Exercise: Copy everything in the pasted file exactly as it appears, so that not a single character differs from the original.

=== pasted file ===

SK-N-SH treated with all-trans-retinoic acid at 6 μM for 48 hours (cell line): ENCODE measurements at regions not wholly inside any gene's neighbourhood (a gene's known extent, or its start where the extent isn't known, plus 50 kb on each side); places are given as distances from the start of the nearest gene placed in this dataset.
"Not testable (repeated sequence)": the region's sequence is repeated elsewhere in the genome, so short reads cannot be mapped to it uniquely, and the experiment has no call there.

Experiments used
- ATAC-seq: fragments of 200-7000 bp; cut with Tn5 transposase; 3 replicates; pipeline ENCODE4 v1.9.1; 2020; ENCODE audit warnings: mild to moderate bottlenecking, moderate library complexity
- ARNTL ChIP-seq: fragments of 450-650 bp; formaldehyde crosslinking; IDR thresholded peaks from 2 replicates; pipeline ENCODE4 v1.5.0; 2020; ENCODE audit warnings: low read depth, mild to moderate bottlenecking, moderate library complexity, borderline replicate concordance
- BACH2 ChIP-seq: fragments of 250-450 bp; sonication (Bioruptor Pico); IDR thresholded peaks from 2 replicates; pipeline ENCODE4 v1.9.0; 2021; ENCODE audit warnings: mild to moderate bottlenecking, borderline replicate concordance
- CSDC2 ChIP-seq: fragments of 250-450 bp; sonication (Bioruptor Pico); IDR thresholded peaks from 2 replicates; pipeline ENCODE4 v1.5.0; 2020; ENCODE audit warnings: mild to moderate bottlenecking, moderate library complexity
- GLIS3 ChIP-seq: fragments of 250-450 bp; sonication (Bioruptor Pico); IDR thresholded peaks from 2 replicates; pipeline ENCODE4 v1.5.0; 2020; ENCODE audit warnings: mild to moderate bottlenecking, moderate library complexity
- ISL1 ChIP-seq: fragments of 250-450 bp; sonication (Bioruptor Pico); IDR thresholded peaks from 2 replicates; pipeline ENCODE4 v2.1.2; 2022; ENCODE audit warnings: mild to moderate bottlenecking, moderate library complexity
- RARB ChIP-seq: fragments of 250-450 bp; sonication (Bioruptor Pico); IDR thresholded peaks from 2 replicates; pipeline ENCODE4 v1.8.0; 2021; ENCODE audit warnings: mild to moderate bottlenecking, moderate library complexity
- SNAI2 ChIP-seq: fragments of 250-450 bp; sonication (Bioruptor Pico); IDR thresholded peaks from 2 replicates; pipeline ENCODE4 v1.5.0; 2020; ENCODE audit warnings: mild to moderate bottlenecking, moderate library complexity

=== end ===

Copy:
SK-N-SH treated with all-trans-retinoic acid at 6 μM for 48 hours (cell line): ENCODE measurements at regions not wholly inside any gene's neighbourhood (a gene's known extent, or its start where the extent isn't known, plus 50 kb on each side); places are given as distances from the start of the nearest gene placed in this dataset.
"Not testable (repeated sequence)": the region's sequence is repeated elsewhere in the genome, so short reads cannot be mapped to it uniquely, and the experiment has no call there.

Experiments used
- ATAC-seq: fragments of 200-7000 bp; cut with Tn5 transposase; 3 replicates; pipeline ENCODE4 v1.9.1; 2020; ENCODE audit warnings: mild to moderate bottlenecking, moderate library complexity
- ARNTL ChIP-seq: fragments of 450-650 bp; formaldehyde crosslinking; IDR thresholded peaks from 2 replicates; pipeline ENCODE4 v1.5.0; 2020; ENCODE audit warnings: low read depth, mild to moderate bottlenecking, moderate library complexity, borderline replicate concordance
- BACH2 ChIP-seq: fragments of 250-450 bp; sonication (Bioruptor Pico); IDR thresholded peaks from 2 replicates; pipeline ENCODE4 v1.9.0; 2021; ENCODE audit warnings: mild to moderate bottlenecking, borderline replicate concordance
- CSDC2 ChIP-seq: fragments of 250-450 bp; sonication (Bioruptor Pico); IDR thresholded peaks from 2 replicates; pipeline ENCODE4 v1.5.0; 2020; ENCODE audit warnings: mild to moderate bottlenecking, moderate library complexity
- GLIS3 ChIP-seq: fragments of 250-450 bp; sonication (Bioruptor Pico); IDR thresholded peaks from 2 replicates; pipeline ENCODE4 v1.5.0; 2020; ENCODE audit warnings: mild to moderate bottlenecking, moderate library complexity
- ISL1 ChIP-seq: fragments of 250-450 bp; sonication (Bioruptor Pico); IDR thresholded peaks from 2 replicates; pipeline ENCODE4 v2.1.2; 2022; ENCODE audit warnings: mild to moderate bottlenecking, moderate library complexity
- RARB ChIP-seq: fragments of 250-450 bp; sonication (Bioruptor Pico); IDR thresholded peaks from 2 replicates; pipeline ENCODE4 v1.8.0; 2021; ENCODE audit warnings: mild to moderate bottlenecking, moderate library complexity
- SNAI2 ChIP-seq: fragments of 250-450 bp; sonication (Bioruptor Pico); IDR thresholded peaks from 2 replicates; pipeline ENCODE4 v1.5.0; 2020; ENCODE audit warnings: mild to moderate bottlenecking, moderate library complexity